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As a long time fan of the Boston Celtics, I had the privilege of watching Larry Bird, Kevin Michale, Dennis Johnson and Robert Parish play into the twilight of their career's. What a time that was for the NBA. The basketball world seemed to revolve around the Boston Celtics in the east and the Los Angeles Lakers in the west.
As the mid 80's gave way to the early 90's, the Boston Celtics front office was faced with a legitimate dilemma, break up the fab-5 of the 80's or try to win one more time.
The legendary Red Auerbach made his decision and it may have served as one of his only mistakes. From a business standpoint, when Larry Bird was forced to sit out the entire 1988-89 season, Red should have made his move and disbanded the front line of the Celtics. Instead, Red decided to trade away the only youthful element of the line-up for some help with big men. Ironically, the man Red traded was Ainge.
Despite sustaining a knee injury in 1987, Ainge had been the only Celtic to exist without major injury. Trading Bird was virtually impossible in a city that adored him and the aging Johnson's value had decreased substantially. McHale, though hampered by nagging ankle problems, was still one of the league's top big men. After fielding several options, Red refused all deals and decided to press forward with his aging team.
The next three season's the Celtics played hard, contended for the top record in the east and yet failed to get out of the Eastern Conference Semifinals. In 1990, Red waived Johnson, receiving nothing in return. The Celtics started that season steamrolling opponents as they notched a 25-5 record out of the gates. Soon after their hot start, age and injury began to deteriorate the Celtics front line. Soon enough, Bird was out of the lineup for 22 games and recording career lows in nearly every major statistical category.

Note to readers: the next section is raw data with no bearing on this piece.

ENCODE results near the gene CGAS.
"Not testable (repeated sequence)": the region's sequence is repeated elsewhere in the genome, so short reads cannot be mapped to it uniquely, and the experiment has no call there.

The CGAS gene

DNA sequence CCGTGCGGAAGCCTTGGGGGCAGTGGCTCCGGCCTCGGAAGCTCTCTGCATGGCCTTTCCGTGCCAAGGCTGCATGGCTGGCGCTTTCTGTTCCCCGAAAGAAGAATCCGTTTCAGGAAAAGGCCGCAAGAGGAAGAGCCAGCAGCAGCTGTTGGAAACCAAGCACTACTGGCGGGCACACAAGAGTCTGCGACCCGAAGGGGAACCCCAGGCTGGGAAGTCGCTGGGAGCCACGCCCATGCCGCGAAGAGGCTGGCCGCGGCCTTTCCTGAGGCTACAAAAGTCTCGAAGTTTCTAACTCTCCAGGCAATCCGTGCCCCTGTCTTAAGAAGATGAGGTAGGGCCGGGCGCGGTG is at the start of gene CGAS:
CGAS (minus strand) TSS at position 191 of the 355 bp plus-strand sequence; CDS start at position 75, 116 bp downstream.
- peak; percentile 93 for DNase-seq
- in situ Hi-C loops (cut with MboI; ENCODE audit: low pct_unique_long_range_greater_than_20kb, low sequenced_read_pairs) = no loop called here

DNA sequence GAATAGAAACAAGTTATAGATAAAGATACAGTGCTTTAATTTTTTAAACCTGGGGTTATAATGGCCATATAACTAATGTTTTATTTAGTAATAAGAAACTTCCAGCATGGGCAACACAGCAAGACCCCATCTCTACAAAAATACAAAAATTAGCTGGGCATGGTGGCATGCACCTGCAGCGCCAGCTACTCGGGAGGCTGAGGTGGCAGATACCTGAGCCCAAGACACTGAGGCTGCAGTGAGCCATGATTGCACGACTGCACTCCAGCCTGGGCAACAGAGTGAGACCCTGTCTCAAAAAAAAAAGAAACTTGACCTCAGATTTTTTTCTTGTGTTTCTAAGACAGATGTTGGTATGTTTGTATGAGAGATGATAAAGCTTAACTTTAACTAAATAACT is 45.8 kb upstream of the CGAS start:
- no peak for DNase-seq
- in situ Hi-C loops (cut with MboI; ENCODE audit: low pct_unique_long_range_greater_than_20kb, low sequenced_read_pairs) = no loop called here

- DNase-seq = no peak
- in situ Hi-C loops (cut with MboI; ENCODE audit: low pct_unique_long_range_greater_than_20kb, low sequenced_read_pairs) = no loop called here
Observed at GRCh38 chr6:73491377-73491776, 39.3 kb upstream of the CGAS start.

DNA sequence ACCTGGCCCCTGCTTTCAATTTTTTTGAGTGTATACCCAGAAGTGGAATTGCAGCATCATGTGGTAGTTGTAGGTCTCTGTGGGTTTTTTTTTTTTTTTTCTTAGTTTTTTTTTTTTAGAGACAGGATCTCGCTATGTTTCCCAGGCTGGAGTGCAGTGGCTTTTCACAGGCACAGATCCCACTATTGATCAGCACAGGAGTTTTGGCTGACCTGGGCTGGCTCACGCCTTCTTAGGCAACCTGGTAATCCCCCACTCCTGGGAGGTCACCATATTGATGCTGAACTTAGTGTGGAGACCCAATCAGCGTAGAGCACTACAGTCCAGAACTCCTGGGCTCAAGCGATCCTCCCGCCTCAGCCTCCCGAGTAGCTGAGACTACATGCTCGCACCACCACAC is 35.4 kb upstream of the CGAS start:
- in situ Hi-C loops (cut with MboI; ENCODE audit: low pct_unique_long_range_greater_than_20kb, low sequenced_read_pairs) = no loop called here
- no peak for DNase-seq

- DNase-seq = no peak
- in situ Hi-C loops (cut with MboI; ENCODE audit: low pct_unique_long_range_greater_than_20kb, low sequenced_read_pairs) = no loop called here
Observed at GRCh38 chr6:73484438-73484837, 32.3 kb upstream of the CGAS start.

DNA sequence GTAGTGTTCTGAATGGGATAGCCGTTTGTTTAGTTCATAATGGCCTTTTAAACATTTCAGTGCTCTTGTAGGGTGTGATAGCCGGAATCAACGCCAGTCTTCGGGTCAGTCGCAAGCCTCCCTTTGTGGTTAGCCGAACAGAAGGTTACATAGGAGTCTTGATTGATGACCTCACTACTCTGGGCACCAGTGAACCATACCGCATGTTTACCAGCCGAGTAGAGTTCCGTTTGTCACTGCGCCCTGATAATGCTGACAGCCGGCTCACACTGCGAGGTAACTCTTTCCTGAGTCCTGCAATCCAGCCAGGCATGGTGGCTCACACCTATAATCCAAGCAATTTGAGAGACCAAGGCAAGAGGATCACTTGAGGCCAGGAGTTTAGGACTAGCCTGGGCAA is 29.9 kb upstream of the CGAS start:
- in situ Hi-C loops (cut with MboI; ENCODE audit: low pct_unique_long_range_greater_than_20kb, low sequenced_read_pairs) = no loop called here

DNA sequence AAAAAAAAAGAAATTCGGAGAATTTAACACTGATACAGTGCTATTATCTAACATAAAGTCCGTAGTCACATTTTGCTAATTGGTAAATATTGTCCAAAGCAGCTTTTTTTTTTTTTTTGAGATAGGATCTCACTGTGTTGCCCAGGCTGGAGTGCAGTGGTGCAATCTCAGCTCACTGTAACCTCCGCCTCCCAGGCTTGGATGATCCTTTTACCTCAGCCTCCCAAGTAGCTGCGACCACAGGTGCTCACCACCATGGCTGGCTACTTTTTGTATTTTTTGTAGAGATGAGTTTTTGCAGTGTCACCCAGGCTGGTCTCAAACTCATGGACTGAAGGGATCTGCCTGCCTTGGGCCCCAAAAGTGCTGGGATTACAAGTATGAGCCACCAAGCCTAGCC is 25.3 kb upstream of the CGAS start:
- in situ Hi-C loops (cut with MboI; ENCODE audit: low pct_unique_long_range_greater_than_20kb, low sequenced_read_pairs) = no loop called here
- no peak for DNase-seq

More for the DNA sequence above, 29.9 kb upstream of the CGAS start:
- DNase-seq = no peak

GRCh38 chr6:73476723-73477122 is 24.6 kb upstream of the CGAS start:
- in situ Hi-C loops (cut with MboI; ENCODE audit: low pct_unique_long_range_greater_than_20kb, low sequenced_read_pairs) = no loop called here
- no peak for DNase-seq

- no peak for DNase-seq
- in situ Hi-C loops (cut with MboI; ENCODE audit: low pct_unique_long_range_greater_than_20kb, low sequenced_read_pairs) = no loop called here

As the season wore on and Bird's inclusion in the Celtics lineup became less and less frequent, the world watched as Bird became only a shell of his former self. His debilitating back injury had left Bird inconsistent as scouts and media personnel began to question which Bird would show up nightly.
Red Auerbach's only fatal error haunted the Celtics franchise for several seasons and it can be said that it was not until 2008 that the Celtics finally moved on from the Larry Bird era.
Twenty seasons later, Ainge, ironically the lone Celtic to be traded away from the team, is now faced with a similar conflict. He was tempted to trade away Ray Allen at the trade deadline and resisted as, similar to McHale twenty years ago, no one can match the talent that would be relinquished by sending Allen out of Boston.
As Kevin Garnett and Paul Pierce continue to play inconsistent, the future of the franchise seems to have returned to the era of inferiority that followed Bird's retirement.
Can the aging Celtics contend for one more championship? Like Auerbach, 20 seasons ago, Ainge feels they can. The 2010 Celtics continued their roller coaster performances with an 86-83 victory over the lowly Wizards last night at TD Garden. Ironically, Ray Allen was the hero. He hit the game winning shot and kept the Celtics close down the stretch.
If the Celtics do not at least make it to the final round of the playoffs, fans and basketball scholars will begin to debate what the fate of this storied franchise will be. Allen will be a free agent at the end of this season and, just as with DJ in 1990, the Celtics run the risk of getting nothing in return if Allen walks. There have also been some muttering in the basketball world that Paul Pierce may do the unthinkable and opt out of his balloon payment year if he feels the Celtics cannot compete next season.
We all knew the risk we were taking in forgoing the future to secure an aging roster that can compete for the championship today. If that championship is not won in June, Ainge will find himself in a similar situation as Auerbach did at the end of the original big three era.
Sound like deja vu?
Lets hope the Celtics do not suffer in basketball purgatory for another 20 seasons.